Toward a Definition of Poetry Part IV: An Interlude on Critical Technique

“Any intelligent fool can make things bigger, more complex . . .” In the midst of my research for part four of this series, I received the first bit of criticism directed toward my articles. An admired acquaintance—a poet whose talent in description is first rate—was taken aback by a statement made in the second essay …

Syllogisms of the Spirit

Internal Eden! I’ve herb’d thee since eviction without will. When the grand darkness comes, it will envelope with purséd lips, Inflated cheeks, swearing awful things, and as it’s near to lick its seal, This breed of eschatology will end me laughing. This night is specied with which abyss? the one that with shadows teem Or …

What about Art?

Editor: Introducing Paul Rhoads, a painter, YouTuber, and now our latest columnist: Among the innovations which must be tolerated in today's world, none is so burlesque, deformed and perverse as that which passes for "art". Once a pillar under the fronton of western society, now it is a rainbow whirligig lurching erratically above, a flying …

Toward a Definition of “Poetry” Pt. III

Part III: Keeping of Accent I. Iambic Pentameter's Beginnings The motivations behind the inception of Iambic Pentameter are widely available to be read online; one need only turn to Wikipedia for an accurate discussion on the matter. Less clear, however, is precisely when in the 14th century our English meter came into usage, and who …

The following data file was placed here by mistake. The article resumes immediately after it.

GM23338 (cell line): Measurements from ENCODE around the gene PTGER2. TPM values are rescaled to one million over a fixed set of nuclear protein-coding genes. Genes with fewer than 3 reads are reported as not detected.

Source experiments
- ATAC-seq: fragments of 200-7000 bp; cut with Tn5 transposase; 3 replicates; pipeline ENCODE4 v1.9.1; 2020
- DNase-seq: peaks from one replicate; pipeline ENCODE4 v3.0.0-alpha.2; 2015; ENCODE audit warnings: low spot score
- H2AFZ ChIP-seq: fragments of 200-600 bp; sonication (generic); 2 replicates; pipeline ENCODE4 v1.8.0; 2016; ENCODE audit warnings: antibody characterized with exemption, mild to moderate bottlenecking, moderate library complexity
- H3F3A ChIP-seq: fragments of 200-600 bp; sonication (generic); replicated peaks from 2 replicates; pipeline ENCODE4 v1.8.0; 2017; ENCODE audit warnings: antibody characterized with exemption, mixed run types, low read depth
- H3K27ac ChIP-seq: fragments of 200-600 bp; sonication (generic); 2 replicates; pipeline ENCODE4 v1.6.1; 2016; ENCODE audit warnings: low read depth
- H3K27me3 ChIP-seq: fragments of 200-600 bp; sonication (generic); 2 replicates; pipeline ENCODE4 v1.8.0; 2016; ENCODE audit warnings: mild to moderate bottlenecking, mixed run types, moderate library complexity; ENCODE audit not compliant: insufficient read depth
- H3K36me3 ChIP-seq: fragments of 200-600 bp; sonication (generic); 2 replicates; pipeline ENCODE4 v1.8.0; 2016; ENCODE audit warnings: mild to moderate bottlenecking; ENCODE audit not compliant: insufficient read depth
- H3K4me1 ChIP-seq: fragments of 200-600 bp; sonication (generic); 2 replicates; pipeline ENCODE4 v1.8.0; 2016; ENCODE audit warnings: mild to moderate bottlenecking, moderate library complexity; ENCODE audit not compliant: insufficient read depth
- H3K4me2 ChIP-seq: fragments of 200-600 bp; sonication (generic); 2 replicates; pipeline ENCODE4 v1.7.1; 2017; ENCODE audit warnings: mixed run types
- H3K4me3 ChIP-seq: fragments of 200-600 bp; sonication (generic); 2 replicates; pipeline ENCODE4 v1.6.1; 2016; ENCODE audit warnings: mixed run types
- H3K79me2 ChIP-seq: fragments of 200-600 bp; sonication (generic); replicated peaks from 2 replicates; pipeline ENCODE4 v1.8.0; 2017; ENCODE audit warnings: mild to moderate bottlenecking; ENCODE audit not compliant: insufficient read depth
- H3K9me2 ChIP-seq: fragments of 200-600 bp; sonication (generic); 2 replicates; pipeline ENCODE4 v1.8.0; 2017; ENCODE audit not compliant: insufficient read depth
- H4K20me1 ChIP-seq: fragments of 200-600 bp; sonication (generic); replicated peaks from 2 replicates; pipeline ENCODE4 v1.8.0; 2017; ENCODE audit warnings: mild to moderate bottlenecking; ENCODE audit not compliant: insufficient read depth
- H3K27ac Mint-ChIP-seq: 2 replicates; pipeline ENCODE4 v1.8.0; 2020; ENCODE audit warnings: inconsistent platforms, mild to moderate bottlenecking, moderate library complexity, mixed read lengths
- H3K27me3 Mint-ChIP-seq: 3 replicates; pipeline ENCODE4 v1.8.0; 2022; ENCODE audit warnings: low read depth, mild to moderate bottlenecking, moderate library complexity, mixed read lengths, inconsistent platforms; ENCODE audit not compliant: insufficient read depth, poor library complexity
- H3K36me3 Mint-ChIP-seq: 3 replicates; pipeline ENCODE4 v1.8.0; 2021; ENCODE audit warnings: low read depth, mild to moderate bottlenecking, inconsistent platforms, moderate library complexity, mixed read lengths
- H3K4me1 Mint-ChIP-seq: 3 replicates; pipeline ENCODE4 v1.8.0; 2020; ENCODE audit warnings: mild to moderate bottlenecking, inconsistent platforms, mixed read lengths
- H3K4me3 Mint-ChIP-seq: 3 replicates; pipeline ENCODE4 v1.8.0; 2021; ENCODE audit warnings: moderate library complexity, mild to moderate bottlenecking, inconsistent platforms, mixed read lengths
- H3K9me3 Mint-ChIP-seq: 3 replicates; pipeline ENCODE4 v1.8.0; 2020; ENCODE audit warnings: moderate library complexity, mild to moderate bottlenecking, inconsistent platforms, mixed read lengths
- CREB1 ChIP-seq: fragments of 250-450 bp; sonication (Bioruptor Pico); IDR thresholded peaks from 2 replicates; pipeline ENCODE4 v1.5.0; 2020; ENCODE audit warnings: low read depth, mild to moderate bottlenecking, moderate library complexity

A Pair of Forest Poems

Coming Upon a Hidden Hollow There is a restlessness here Where shadows sway and Disappear As sunlight plays across stones Half hidden by trees Left alone To grow wild and unruly. There are restless ghosts Too. Coolly Intermingling, Lingering. Tenebrosity Let us take this time, this grey evening that Remains after the light has drained …

Towards a Definition of Poetry: Part II

Part II: Lifeless Meter 1. The Misunderstood Rules of Bygone Eras It was a young college professor, and widely-published poet, who once set my mind on the the problem of poetry's recent failure. Upon sharing some of my, admittedly youthful, poetry with this woman, she at once commented, “I wish I could kill the old …